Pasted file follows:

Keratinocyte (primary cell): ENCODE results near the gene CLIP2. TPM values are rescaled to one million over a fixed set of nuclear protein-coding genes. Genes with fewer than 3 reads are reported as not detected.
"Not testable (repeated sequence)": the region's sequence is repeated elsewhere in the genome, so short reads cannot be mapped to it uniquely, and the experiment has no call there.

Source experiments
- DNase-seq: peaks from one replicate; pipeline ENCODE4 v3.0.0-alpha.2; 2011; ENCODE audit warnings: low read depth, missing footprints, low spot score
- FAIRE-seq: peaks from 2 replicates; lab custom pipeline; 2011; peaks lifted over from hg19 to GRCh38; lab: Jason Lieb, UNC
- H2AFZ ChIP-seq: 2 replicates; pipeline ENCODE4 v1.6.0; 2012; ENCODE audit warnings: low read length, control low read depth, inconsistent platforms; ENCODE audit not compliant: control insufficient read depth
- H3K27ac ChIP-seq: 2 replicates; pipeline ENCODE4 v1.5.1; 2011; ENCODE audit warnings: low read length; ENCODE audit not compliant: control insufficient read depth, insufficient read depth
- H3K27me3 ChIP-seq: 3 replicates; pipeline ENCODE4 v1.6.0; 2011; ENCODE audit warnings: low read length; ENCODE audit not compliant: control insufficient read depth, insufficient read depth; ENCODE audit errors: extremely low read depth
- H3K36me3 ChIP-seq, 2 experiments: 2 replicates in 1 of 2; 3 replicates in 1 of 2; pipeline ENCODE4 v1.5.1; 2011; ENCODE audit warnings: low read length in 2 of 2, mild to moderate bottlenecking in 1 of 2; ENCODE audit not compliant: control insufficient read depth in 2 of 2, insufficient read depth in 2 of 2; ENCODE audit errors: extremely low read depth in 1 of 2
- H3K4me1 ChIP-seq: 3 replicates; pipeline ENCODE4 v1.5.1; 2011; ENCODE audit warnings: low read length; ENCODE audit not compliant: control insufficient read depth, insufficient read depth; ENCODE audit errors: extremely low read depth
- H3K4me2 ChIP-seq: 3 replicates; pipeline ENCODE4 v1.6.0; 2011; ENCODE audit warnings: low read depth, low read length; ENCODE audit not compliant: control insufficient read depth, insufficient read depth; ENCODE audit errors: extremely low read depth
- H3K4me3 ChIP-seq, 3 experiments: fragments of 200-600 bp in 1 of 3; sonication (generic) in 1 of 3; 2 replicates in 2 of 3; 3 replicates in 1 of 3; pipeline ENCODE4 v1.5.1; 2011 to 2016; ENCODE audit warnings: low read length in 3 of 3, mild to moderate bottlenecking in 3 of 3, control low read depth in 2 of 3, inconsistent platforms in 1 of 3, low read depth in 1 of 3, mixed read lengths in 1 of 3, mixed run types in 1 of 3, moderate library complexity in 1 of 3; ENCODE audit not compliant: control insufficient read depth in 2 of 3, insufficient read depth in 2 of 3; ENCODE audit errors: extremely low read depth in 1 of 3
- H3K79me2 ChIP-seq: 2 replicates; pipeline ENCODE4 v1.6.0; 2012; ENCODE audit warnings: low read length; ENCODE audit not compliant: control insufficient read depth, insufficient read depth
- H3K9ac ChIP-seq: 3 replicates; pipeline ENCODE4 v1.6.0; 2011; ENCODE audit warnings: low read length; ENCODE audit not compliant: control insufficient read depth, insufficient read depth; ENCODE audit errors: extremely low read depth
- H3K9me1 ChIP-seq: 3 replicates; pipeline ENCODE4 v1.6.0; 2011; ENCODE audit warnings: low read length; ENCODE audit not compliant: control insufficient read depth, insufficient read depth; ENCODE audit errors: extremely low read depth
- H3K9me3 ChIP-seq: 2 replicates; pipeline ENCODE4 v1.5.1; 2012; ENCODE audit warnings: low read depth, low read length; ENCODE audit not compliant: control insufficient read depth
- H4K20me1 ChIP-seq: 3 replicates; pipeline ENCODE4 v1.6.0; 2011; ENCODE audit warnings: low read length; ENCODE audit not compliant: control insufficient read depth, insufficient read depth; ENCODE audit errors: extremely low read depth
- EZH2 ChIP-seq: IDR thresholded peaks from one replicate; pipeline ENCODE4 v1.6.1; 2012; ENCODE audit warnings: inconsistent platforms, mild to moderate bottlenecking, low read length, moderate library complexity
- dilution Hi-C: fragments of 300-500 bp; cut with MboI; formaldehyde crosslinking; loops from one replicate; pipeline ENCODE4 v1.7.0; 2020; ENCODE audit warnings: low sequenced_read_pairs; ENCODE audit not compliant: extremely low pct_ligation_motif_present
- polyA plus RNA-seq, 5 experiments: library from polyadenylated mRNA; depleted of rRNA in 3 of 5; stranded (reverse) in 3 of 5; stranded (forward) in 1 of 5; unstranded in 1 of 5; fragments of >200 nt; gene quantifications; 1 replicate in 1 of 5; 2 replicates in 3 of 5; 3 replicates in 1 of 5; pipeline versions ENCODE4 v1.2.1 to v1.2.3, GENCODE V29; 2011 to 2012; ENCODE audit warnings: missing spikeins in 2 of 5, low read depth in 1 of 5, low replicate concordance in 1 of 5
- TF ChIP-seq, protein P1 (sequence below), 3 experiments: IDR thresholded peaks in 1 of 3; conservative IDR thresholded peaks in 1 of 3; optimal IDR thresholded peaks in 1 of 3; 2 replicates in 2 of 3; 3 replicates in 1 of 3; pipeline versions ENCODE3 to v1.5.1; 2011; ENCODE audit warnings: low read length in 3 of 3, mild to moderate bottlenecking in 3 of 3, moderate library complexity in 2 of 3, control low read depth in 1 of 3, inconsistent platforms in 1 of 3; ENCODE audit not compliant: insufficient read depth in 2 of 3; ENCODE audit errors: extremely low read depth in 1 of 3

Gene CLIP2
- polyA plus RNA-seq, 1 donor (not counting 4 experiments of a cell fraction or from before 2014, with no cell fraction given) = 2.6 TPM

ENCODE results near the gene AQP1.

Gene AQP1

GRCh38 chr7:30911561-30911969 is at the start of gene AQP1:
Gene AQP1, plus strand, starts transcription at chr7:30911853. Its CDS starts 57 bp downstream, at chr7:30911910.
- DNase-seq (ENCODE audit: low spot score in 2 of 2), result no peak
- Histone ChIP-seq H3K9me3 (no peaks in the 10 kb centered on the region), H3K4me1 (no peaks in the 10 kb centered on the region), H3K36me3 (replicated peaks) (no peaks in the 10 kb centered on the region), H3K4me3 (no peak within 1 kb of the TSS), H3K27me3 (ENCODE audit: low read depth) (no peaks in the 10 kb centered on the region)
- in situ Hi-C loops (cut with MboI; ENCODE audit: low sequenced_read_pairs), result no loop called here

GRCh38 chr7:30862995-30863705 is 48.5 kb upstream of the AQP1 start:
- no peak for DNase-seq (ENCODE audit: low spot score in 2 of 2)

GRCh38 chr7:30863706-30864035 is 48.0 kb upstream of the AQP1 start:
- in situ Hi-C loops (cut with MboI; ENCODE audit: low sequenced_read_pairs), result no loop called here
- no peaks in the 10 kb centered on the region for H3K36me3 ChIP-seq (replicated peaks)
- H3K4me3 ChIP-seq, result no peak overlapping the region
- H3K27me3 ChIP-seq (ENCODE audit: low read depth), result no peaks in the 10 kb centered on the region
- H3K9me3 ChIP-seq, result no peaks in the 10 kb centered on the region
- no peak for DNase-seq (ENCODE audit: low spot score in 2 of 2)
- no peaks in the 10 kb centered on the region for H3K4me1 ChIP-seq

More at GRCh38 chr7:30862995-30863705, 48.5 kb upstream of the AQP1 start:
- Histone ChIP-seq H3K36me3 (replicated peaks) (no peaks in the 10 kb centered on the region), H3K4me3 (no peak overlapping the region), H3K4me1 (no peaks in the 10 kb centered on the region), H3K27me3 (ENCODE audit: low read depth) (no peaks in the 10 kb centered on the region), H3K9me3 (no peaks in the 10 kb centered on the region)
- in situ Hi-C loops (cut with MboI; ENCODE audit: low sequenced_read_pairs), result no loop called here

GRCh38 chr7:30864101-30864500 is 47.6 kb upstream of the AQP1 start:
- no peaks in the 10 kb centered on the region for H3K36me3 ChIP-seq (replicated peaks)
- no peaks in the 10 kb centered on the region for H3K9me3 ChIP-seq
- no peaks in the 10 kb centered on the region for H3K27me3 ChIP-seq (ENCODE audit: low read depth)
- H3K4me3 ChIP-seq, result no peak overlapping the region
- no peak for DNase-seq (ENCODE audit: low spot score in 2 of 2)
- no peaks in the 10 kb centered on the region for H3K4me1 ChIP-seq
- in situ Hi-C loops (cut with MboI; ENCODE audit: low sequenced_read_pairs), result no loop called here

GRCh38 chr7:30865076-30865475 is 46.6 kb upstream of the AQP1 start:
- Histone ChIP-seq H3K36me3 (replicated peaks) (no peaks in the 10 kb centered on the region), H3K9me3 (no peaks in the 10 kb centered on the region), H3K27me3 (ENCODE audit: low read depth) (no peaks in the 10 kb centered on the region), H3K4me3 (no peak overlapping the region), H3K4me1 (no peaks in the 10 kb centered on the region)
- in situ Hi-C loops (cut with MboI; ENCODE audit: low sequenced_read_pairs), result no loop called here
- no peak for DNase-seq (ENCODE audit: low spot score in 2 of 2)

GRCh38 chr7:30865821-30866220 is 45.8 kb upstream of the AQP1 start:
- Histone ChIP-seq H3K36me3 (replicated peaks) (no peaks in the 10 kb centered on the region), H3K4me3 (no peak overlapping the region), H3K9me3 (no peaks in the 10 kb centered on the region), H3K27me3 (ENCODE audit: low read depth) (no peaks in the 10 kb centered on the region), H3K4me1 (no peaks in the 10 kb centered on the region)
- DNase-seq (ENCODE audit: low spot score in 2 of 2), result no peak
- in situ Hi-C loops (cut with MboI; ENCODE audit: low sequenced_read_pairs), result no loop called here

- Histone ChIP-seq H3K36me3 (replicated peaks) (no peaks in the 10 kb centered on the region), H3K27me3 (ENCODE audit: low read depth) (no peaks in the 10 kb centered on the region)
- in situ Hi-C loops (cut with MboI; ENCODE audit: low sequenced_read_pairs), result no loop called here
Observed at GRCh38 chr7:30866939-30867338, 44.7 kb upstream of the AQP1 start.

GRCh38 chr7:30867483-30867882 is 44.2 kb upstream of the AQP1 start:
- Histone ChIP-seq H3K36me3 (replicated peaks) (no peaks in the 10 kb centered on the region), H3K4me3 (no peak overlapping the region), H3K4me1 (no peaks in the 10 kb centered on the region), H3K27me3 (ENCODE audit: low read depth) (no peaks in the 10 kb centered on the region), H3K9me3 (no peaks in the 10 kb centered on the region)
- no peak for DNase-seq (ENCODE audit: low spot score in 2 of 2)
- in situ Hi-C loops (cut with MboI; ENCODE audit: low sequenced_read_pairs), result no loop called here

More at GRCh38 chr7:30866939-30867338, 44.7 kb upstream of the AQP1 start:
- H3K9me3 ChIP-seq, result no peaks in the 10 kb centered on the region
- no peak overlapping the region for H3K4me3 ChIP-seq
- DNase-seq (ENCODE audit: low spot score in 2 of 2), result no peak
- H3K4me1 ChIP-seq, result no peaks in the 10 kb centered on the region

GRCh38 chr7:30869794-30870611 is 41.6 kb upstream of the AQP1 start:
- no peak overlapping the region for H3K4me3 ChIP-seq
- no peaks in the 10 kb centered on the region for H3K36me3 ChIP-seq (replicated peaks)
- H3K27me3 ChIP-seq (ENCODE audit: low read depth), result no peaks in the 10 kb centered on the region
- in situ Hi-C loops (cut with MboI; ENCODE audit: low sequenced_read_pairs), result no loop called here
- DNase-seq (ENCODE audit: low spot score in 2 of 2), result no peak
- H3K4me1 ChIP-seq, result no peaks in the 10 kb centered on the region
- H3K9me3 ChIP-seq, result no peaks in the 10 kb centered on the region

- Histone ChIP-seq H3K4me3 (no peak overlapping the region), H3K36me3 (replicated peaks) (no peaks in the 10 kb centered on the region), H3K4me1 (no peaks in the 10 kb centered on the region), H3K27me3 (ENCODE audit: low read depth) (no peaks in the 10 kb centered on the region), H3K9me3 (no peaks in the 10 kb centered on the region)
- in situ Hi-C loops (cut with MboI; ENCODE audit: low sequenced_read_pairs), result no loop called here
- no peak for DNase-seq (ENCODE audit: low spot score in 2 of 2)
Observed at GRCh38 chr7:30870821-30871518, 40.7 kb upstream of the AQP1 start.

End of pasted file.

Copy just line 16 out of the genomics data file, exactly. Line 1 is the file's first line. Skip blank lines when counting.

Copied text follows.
- H3K9me3 ChIP-seq: 2 replicates; pipeline ENCODE4 v1.5.1; 2012; ENCODE audit warnings: low read depth, low read length; ENCODE audit not compliant: control insufficient read depth